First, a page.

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    When dispensing keg draft beer, a key objective is to constantly maintain the brewers’ specification of carbonation (CO2) for the beer the entire keg. Any change in the CO2 carbonation level will alter the taste, pouring characteristics, and beer appearance. Most breweries in the U.S. recommend a CO2 pressure between 12-14 lbs. for ale and lager types of draft beer while in the keg at 38° F. This pressure applied to the keg will maintain the level of carbonation specified by the brewery, preventing issues.

    This keg pressure is one of two pressures in a dispensing system. The other is the back pressure or “restriction” against the beer as it passes through the system. One of the three variables consisting of this restriction that has a significant amount is the beer tubing. It is used to transport the beer from the keg to the faucet and create back pressure against the beer controlling how fast or slow it pours from the faucet (flow rate). The other two variables, miscellaneous hardware, and gravity provide restriction as well.

    The goal is to install the same amount of back pressure or “restriction” as is the pressure that is applied to the keg. In other words, a “balanced system” If accomplished, the flow speed of beer pouring from the faucet will be appropriate for dispensing into most types of glasses. Applied pressure to the keg, based on its temperature and carbonation, is always determined first.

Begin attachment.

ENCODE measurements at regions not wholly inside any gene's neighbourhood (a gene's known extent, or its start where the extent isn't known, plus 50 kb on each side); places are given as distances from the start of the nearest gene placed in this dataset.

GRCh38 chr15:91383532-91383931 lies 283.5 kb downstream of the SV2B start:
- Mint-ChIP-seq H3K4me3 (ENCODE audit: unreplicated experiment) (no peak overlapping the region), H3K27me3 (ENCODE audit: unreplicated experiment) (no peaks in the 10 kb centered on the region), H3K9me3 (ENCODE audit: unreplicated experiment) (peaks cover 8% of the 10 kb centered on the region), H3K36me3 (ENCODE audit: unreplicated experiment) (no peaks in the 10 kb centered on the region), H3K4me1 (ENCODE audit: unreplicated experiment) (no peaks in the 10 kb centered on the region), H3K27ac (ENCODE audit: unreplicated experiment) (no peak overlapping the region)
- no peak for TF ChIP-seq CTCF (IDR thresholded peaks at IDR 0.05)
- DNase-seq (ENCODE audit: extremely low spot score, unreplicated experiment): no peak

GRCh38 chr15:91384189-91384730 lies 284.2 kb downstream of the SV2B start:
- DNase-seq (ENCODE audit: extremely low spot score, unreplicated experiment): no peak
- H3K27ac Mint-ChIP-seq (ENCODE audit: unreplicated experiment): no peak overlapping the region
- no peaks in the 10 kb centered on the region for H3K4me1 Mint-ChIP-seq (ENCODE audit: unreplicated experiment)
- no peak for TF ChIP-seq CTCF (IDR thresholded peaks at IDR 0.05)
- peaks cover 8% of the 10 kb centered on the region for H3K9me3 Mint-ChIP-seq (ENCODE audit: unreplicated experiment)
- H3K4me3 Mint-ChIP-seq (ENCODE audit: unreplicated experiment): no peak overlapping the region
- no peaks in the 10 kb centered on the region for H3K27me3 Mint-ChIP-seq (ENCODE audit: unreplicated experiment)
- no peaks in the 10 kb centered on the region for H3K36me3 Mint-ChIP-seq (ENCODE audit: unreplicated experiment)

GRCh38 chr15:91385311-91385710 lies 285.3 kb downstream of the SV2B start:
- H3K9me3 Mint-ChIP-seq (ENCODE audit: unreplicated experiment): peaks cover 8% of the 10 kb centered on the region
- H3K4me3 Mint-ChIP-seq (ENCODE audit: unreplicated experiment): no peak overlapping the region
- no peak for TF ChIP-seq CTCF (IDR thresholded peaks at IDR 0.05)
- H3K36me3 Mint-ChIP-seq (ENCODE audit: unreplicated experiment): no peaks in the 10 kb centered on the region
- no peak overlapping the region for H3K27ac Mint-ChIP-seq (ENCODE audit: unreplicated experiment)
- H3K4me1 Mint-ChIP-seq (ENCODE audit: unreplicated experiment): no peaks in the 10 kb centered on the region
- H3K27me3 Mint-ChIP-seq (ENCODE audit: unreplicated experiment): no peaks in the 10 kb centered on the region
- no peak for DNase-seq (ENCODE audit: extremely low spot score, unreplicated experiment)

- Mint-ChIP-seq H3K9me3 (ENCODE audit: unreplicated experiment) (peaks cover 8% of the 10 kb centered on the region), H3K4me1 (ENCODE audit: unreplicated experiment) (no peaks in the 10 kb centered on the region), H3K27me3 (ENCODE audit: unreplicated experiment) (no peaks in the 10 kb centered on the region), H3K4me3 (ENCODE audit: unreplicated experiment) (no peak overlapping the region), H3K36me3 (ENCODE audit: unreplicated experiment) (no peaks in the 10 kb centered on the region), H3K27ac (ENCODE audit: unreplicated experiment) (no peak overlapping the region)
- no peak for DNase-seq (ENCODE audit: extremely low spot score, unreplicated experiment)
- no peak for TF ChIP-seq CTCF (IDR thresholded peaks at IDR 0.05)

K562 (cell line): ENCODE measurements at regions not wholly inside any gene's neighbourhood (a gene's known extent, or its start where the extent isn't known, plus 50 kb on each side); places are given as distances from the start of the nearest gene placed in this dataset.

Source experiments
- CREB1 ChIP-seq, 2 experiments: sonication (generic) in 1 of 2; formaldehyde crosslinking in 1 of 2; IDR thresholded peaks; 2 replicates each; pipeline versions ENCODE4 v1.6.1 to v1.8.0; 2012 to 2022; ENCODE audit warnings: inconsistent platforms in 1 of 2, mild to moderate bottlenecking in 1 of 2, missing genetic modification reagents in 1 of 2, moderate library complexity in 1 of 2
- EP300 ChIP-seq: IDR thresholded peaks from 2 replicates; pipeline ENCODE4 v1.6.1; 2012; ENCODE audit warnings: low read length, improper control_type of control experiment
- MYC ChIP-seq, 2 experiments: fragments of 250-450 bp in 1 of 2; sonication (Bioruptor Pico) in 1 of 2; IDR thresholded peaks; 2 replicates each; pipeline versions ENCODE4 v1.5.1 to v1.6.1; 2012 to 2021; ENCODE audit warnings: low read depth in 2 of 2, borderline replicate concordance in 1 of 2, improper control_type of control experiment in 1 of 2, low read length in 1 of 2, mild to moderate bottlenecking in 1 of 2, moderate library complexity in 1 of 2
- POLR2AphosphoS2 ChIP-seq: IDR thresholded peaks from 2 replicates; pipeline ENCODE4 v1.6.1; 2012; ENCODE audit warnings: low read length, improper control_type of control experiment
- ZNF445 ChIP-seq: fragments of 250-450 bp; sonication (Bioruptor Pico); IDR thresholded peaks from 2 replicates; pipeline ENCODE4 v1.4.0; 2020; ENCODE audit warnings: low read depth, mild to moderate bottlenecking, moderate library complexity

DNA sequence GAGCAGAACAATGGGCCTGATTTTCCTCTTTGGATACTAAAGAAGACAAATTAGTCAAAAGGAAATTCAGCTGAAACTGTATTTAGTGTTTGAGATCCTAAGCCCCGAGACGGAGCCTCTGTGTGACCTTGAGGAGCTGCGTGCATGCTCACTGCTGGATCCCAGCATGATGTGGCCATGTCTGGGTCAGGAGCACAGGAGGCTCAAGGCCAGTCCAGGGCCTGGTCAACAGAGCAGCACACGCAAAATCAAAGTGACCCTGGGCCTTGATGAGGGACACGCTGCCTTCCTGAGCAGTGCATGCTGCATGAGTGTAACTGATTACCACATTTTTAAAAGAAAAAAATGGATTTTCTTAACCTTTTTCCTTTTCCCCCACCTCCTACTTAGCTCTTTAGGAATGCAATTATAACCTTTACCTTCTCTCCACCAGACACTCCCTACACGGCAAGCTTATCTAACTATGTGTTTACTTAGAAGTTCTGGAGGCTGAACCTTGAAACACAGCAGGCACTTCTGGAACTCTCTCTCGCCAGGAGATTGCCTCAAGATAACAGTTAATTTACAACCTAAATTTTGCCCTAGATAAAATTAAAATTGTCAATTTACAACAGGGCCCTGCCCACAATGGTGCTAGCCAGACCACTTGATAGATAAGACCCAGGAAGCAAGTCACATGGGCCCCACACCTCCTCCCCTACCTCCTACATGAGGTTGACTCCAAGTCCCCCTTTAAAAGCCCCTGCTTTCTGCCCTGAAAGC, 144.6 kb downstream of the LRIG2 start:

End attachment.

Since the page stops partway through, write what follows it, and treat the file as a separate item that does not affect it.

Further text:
Then, the inside diameter (I.D.) and length of the beer hose, hardware, and gravity are calculated to "balance" against the pressure applied to the keg assuring the beer dispensed from the faucet is neither too fast nor too slow. The more restriction added to a system, the slower the beer flows from the faucet; if the restriction is lower than keg pressure, the flow is faster.

    For example, most beer towers have a 5' length of (3/16” I.D.) vinyl beer hose. This is because this size and length of tubing, in addition to the hardware and gravity, is the appropriate restriction for most keg refrigerators being dispensed with 12-14 lbs. of CO2 pressure.

    In applications where the distance between the keg and faucet is greater than 5', a larger size (I.D.) of tubing, often combined with 3/16” I.D.,  should be used to balance the system. This is because 3/16” I.D. vinyl beer hose longer than 5' would cause the beer to flow too slowly where too much restriction is in the system for CO2 pressure against the keg.

    To assure the best glass of draft beer Micro Matic recommends setting the CO2 pressure to maintain the brewer's carbonation specification and then controlling the flow rate with the proper length and diameter of the beer hose.

    To learn more about restriction, contact one of our dispense experts or sign-up for our Dispense Institute Advanced Training Course.


    For over 60 years, Micro Matic has been recognized as one of the world’s leading suppliers of draft beer equipment. Specializing in keg-to-glass technology, we offer a total solution for meeting your draft beer equipment needs. Our dedication to customer service is supported by four regional sales and distribution centers, the Micro Matic Dispense Institute for training and education, and a Certified Installer Network for draft beer installations. Want to speak with a “perfect pour” expert? Contact Micro Matic today.